22 August 2001
Information overload! Were receiving so many interesting emails and Mexico tips that without a secretary I simply cant keep up. As a result, Im going to try to streamline publication of my Notebook by combining several entries into a single post.
Now that we have a search engine on this website, were also making an effort to include obvious keywords in the title and subheads of every article. If youre interested in Mexican real estate, bus travel, whatever... use the Google box provided on this page to search for related articles and Notebook postings. To cut down on the number of hits returned, try to include more than one key word in each search. As an example, if you vaguely recall an article on this website about renting houses in Mazatlan, try this search string: Mazatlan rent real estate.
"If you're not living on the edge, you're taking up too much room." Thanks to Vee Weber for sending these words of.... encouragement?
I was surprised to receive a letter mailed just 29 days ago from New York state, addressed simply, Carl Franz Ajijic Mexico. It seems that the author of this letter read an article about retirement in Mexico published in the New York Times on March 21 of this year. Because I was quoted in this article, the letter writer asks that I make the necessary arrangements to rent an efficiency apartment for her and her husband. She doesnt tell me what color the drapes should be, but I assume those instructions will soon follow....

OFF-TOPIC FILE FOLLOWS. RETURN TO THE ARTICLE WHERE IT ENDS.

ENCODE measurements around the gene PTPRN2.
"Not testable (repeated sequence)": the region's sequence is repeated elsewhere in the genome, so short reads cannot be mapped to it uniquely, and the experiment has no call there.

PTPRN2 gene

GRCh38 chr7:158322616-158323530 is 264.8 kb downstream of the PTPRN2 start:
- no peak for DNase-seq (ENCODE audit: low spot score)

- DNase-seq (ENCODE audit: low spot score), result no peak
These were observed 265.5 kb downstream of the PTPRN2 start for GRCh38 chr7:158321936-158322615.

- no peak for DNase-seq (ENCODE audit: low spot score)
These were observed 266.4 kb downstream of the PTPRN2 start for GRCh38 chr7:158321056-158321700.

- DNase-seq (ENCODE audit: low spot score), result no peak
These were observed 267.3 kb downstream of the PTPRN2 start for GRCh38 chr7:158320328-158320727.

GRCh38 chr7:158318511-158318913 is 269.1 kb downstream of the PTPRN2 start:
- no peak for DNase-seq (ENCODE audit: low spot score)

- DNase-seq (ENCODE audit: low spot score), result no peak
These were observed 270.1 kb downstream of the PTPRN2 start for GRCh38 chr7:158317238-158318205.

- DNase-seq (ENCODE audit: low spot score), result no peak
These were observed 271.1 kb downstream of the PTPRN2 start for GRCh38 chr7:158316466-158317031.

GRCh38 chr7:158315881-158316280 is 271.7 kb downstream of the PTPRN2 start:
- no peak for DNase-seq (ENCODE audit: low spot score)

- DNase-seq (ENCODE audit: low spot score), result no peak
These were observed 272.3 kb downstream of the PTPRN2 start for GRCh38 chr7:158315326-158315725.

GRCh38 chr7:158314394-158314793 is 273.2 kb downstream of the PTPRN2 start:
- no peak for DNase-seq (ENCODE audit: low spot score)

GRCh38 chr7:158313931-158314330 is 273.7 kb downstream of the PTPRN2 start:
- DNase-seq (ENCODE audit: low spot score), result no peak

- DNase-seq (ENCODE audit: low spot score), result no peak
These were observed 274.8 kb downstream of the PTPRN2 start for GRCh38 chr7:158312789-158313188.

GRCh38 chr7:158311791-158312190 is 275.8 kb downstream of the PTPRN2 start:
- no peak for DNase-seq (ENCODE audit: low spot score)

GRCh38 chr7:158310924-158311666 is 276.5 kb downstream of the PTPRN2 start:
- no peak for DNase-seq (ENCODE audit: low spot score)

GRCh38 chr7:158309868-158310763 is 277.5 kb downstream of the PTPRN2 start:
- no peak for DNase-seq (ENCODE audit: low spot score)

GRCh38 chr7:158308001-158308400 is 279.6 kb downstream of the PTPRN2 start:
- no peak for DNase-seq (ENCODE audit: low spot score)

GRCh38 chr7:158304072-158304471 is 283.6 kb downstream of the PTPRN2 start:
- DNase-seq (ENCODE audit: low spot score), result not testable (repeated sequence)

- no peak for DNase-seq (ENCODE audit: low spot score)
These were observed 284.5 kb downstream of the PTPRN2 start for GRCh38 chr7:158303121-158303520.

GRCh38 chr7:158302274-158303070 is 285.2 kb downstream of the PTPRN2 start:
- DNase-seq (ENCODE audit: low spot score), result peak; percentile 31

Buying Prozac In Mexico
I feel fine today, so I passed the buck on the question below to our Medical Expert, the renowned David Eidell:
My daughter, who is 24, went to Tijuana and bought birth control pills and Prozac ($176 worth). The Prozac was confiscated at the border and the reason they gave was that it was not approved by the FDA. She did not have a written prescription with her but apparently that wouldn't have mattered anyway. What is the law? Do you know where I can find a source that explains it? Obviously she was purchasing her meds in Mexico because she can't afford them here. So, she is out the $176 and still has no meds and is devastated. What to do to avoid this problem in the future? Thanks for any assistance you can give us.
David Eidell replies: